Your droid inventor kit also comes with a custom app — so instead of a paper booklet with instructions, there’s video tutorials. And it also offers some pre-programmed missions that show off the droid’s capabilities — for example its built-in proximity sensor, which will also let you nudge the droid forward as though you’re commanding it with the Force. At least one satisfied parent already gave it a gushy review on Amazon. “The Star Wars music in the app is so cool, we had goosebumps.”
In fact, it’s already sold out on Amazon, where the answer to the first frequently-asked question is:
“Yes, fellow inventor. This is the Droid you’re looking for.”
Glasses from Outer Space?
What else were geeks dreaming about in 2017? Chances are even before “Star Wars“ came out, they’d spent some time thinking about space. This year NASA launched their first reusable rocket from Space X, the Cassini spacecraft plunged into Saturn, and the moon blocked out our sun for 7 minutes and 29 seconds.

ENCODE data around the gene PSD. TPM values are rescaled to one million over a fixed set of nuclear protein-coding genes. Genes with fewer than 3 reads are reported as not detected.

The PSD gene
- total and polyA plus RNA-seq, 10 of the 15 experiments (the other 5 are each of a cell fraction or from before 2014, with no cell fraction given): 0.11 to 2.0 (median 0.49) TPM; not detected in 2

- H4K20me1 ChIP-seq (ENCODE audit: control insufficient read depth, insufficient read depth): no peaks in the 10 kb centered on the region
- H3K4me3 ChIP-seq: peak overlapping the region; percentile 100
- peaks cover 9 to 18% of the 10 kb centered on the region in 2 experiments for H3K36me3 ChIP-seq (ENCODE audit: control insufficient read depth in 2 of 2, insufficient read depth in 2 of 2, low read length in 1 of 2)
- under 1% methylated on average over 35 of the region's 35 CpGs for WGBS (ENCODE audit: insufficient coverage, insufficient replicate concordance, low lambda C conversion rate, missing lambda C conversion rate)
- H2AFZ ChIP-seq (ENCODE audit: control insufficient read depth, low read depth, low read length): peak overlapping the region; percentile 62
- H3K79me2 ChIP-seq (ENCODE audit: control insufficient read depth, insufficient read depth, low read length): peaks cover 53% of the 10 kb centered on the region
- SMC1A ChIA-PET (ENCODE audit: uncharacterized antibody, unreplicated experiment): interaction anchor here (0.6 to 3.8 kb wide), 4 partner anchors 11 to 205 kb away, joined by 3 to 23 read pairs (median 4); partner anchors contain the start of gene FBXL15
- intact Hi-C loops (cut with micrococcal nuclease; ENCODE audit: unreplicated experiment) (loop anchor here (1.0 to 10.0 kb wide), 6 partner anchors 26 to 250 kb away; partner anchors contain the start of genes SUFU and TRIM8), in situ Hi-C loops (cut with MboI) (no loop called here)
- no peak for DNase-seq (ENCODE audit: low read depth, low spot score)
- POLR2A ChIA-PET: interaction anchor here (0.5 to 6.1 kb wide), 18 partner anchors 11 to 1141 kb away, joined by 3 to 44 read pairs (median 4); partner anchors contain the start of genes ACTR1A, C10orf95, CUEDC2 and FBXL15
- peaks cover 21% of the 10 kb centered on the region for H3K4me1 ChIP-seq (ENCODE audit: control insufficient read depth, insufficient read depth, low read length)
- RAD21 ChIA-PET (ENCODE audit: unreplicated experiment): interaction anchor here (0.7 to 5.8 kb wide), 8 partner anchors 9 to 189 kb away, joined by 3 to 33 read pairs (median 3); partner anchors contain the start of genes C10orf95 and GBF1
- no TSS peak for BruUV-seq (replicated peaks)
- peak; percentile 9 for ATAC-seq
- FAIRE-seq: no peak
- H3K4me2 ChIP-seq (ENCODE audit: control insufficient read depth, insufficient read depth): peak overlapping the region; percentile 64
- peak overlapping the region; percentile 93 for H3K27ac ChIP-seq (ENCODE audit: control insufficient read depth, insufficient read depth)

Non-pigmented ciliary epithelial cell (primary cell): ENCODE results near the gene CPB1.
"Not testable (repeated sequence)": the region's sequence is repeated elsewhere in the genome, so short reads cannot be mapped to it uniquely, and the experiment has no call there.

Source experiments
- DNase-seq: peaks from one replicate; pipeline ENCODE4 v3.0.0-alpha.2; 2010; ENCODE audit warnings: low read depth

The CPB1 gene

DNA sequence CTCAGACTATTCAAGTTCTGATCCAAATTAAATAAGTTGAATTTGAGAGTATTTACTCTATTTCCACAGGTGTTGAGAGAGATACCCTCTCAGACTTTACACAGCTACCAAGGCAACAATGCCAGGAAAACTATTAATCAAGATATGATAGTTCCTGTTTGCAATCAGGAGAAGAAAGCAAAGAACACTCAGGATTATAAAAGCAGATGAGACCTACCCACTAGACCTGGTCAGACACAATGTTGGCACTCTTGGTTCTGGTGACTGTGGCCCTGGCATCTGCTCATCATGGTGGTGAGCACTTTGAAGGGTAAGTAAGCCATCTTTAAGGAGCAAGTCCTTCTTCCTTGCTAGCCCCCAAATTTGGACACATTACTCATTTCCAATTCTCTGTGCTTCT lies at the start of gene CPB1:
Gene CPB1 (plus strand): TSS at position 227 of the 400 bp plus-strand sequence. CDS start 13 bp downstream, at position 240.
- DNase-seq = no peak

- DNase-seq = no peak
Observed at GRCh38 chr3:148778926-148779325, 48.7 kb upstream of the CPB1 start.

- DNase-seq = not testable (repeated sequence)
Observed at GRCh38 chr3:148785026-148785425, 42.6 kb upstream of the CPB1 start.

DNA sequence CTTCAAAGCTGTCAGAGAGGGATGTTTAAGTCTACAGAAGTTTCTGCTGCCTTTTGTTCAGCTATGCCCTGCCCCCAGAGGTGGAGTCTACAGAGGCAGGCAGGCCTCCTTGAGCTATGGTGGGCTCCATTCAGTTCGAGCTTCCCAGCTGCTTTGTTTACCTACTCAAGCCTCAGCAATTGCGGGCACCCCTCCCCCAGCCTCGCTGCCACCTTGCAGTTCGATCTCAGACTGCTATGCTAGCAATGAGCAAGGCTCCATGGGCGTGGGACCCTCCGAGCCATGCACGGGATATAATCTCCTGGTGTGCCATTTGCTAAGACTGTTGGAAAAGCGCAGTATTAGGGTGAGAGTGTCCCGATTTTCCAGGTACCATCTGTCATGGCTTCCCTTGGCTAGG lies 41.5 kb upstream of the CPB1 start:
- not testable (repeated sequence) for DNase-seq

As your favorite geek remembers an exciting year of space exploration, why not raise a cup o’ kindness yet to the planets themselves — decorated beautifully with the planets — courtesy of your friends at ThinkGeek.com.
The site’s writers describe the glasses with their usual scientific flair. (“If you’re drinking water out of these glasses, chances are some of those water molecules are older than the solar system depicted…”) Imagine filling the glass cabinet in your kitchen with Mercury, Venus, Earth, and — wait a minute, why are there 10 glasses? Because ThinkGeek has generously included an extra glass for the sun — and one for formerly-considered-to-be-a-planet Pluto! (“We knew that’d make you happy,” explains the product description.)
Although because scientists now consider Pluto to be only a mere “dwarf planet” — the Pluto glass is a little bit smaller than the rest. And the sun’s glass is a little bigger…
Just don’t treat them like real planets, exposing them to harsh cosmic rays (or terrestrial heating rays). Because although the temperature of the sun is 27 million degrees Fahrenheit — the sun’s glass isn’t microwave safe. Or dishwasher safe. In fact, the planet glasses are all pretty fragile.
But they sure are lovely to look at…
A Polyvinyl Chloride Disk Player